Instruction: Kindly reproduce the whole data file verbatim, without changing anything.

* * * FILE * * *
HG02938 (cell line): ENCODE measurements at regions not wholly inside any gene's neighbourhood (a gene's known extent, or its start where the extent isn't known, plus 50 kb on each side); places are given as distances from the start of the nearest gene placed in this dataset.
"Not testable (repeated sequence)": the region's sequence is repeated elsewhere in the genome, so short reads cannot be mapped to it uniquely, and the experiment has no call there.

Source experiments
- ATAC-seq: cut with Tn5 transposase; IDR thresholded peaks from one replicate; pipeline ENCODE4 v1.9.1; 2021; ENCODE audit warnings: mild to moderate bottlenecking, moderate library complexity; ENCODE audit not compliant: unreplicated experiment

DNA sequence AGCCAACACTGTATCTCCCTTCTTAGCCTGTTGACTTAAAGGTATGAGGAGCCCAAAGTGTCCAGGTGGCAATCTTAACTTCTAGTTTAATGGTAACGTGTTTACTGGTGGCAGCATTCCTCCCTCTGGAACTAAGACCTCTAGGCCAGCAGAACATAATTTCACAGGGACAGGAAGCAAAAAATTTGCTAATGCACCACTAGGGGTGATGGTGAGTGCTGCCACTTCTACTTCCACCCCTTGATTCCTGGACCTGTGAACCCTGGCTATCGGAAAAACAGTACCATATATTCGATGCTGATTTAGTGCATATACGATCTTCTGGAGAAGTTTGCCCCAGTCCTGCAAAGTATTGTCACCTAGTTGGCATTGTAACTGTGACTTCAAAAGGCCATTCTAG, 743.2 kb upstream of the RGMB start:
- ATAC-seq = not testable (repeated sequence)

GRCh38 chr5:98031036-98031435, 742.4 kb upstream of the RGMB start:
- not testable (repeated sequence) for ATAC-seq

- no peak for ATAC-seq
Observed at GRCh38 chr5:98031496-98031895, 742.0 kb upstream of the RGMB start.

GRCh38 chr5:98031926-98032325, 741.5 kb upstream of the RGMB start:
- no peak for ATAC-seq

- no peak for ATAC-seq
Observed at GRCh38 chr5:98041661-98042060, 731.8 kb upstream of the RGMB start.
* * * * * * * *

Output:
HG02938 (cell line): ENCODE measurements at regions not wholly inside any gene's neighbourhood (a gene's known extent, or its start where the extent isn't known, plus 50 kb on each side); places are given as distances from the start of the nearest gene placed in this dataset.
"Not testable (repeated sequence)": the region's sequence is repeated elsewhere in the genome, so short reads cannot be mapped to it uniquely, and the experiment has no call there.

Source experiments
- ATAC-seq: cut with Tn5 transposase; IDR thresholded peaks from one replicate; pipeline ENCODE4 v1.9.1; 2021; ENCODE audit warnings: mild to moderate bottlenecking, moderate library complexity; ENCODE audit not compliant: unreplicated experiment

DNA sequence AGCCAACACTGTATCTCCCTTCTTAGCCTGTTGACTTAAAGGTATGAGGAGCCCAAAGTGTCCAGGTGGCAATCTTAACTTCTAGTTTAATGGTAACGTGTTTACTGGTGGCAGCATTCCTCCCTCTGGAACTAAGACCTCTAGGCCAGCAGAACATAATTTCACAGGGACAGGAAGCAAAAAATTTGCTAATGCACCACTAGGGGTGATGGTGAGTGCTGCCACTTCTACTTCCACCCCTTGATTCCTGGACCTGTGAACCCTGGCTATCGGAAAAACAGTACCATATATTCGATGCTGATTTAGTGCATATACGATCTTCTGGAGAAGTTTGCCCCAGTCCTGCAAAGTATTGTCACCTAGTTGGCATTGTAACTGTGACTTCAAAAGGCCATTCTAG, 743.2 kb upstream of the RGMB start:
- ATAC-seq = not testable (repeated sequence)

GRCh38 chr5:98031036-98031435, 742.4 kb upstream of the RGMB start:
- not testable (repeated sequence) for ATAC-seq

- no peak for ATAC-seq
Observed at GRCh38 chr5:98031496-98031895, 742.0 kb upstream of the RGMB start.

GRCh38 chr5:98031926-98032325, 741.5 kb upstream of the RGMB start:
- no peak for ATAC-seq

- no peak for ATAC-seq
Observed at GRCh38 chr5:98041661-98042060, 731.8 kb upstream of the RGMB start.